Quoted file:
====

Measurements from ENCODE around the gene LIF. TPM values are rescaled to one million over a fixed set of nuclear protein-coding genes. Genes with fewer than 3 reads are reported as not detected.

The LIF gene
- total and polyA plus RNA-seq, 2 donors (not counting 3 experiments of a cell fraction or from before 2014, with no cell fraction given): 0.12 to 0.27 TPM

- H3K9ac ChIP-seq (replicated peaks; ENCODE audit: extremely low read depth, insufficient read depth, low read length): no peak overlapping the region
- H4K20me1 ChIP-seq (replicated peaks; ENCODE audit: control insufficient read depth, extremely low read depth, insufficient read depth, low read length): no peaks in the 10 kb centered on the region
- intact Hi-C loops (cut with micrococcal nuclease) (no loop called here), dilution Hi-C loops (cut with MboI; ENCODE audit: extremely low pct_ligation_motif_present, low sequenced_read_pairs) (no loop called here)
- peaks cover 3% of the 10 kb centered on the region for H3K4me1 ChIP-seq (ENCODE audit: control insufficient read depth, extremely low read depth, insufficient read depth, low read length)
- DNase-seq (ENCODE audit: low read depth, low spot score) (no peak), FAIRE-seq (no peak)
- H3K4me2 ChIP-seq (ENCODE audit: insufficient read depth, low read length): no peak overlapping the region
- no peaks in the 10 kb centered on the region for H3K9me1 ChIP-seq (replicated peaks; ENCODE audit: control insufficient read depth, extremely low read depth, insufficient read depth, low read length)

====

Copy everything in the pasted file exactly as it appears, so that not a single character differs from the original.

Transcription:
Measurements from ENCODE around the gene LIF. TPM values are rescaled to one million over a fixed set of nuclear protein-coding genes. Genes with fewer than 3 reads are reported as not detected.

The LIF gene
- total and polyA plus RNA-seq, 2 donors (not counting 3 experiments of a cell fraction or from before 2014, with no cell fraction given): 0.12 to 0.27 TPM

- H3K9ac ChIP-seq (replicated peaks; ENCODE audit: extremely low read depth, insufficient read depth, low read length): no peak overlapping the region
- H4K20me1 ChIP-seq (replicated peaks; ENCODE audit: control insufficient read depth, extremely low read depth, insufficient read depth, low read length): no peaks in the 10 kb centered on the region
- intact Hi-C loops (cut with micrococcal nuclease) (no loop called here), dilution Hi-C loops (cut with MboI; ENCODE audit: extremely low pct_ligation_motif_present, low sequenced_read_pairs) (no loop called here)
- peaks cover 3% of the 10 kb centered on the region for H3K4me1 ChIP-seq (ENCODE audit: control insufficient read depth, extremely low read depth, insufficient read depth, low read length)
- DNase-seq (ENCODE audit: low read depth, low spot score) (no peak), FAIRE-seq (no peak)
- H3K4me2 ChIP-seq (ENCODE audit: insufficient read depth, low read length): no peak overlapping the region
- no peaks in the 10 kb centered on the region for H3K9me1 ChIP-seq (replicated peaks; ENCODE audit: control insufficient read depth, extremely low read depth, insufficient read depth, low read length)